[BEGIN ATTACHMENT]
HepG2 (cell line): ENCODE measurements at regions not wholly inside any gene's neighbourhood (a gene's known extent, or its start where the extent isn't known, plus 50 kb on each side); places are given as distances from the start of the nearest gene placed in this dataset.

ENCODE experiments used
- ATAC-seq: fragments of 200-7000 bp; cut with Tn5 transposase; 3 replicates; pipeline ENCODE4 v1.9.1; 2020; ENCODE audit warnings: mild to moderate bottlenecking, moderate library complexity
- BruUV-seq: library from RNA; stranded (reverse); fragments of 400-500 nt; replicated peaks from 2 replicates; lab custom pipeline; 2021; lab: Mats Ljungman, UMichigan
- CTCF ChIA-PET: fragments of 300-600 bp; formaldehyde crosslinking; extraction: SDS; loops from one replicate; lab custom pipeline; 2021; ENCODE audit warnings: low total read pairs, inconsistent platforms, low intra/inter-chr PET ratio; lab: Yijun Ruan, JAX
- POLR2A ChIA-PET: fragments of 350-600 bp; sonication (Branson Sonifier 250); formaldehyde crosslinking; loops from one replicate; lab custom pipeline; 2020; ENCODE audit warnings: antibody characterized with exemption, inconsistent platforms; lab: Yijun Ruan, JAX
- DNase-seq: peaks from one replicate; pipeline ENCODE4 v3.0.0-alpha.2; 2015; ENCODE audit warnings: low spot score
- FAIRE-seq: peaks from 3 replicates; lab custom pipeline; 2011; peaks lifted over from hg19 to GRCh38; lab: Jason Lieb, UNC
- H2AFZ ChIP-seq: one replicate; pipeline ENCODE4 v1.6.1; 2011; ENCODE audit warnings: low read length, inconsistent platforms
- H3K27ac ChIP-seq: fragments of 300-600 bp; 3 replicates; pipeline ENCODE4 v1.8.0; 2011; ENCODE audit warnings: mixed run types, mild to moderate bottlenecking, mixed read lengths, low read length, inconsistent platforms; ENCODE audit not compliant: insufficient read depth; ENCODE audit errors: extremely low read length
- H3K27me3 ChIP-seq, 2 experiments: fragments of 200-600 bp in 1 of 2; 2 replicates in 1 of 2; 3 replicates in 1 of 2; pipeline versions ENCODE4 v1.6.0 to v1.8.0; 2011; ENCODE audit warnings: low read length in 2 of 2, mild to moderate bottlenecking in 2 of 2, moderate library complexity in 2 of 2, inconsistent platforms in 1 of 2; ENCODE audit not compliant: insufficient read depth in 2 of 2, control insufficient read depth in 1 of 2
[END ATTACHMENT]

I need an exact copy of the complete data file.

HepG2 (cell line): ENCODE measurements at regions not wholly inside any gene's neighbourhood (a gene's known extent, or its start where the extent isn't known, plus 50 kb on each side); places are given as distances from the start of the nearest gene placed in this dataset.

ENCODE experiments used
- ATAC-seq: fragments of 200-7000 bp; cut with Tn5 transposase; 3 replicates; pipeline ENCODE4 v1.9.1; 2020; ENCODE audit warnings: mild to moderate bottlenecking, moderate library complexity
- BruUV-seq: library from RNA; stranded (reverse); fragments of 400-500 nt; replicated peaks from 2 replicates; lab custom pipeline; 2021; lab: Mats Ljungman, UMichigan
- CTCF ChIA-PET: fragments of 300-600 bp; formaldehyde crosslinking; extraction: SDS; loops from one replicate; lab custom pipeline; 2021; ENCODE audit warnings: low total read pairs, inconsistent platforms, low intra/inter-chr PET ratio; lab: Yijun Ruan, JAX
- POLR2A ChIA-PET: fragments of 350-600 bp; sonication (Branson Sonifier 250); formaldehyde crosslinking; loops from one replicate; lab custom pipeline; 2020; ENCODE audit warnings: antibody characterized with exemption, inconsistent platforms; lab: Yijun Ruan, JAX
- DNase-seq: peaks from one replicate; pipeline ENCODE4 v3.0.0-alpha.2; 2015; ENCODE audit warnings: low spot score
- FAIRE-seq: peaks from 3 replicates; lab custom pipeline; 2011; peaks lifted over from hg19 to GRCh38; lab: Jason Lieb, UNC
- H2AFZ ChIP-seq: one replicate; pipeline ENCODE4 v1.6.1; 2011; ENCODE audit warnings: low read length, inconsistent platforms
- H3K27ac ChIP-seq: fragments of 300-600 bp; 3 replicates; pipeline ENCODE4 v1.8.0; 2011; ENCODE audit warnings: mixed run types, mild to moderate bottlenecking, mixed read lengths, low read length, inconsistent platforms; ENCODE audit not compliant: insufficient read depth; ENCODE audit errors: extremely low read length
- H3K27me3 ChIP-seq, 2 experiments: fragments of 200-600 bp in 1 of 2; 2 replicates in 1 of 2; 3 replicates in 1 of 2; pipeline versions ENCODE4 v1.6.0 to v1.8.0; 2011; ENCODE audit warnings: low read length in 2 of 2, mild to moderate bottlenecking in 2 of 2, moderate library complexity in 2 of 2, inconsistent platforms in 1 of 2; ENCODE audit not compliant: insufficient read depth in 2 of 2, control insufficient read depth in 1 of 2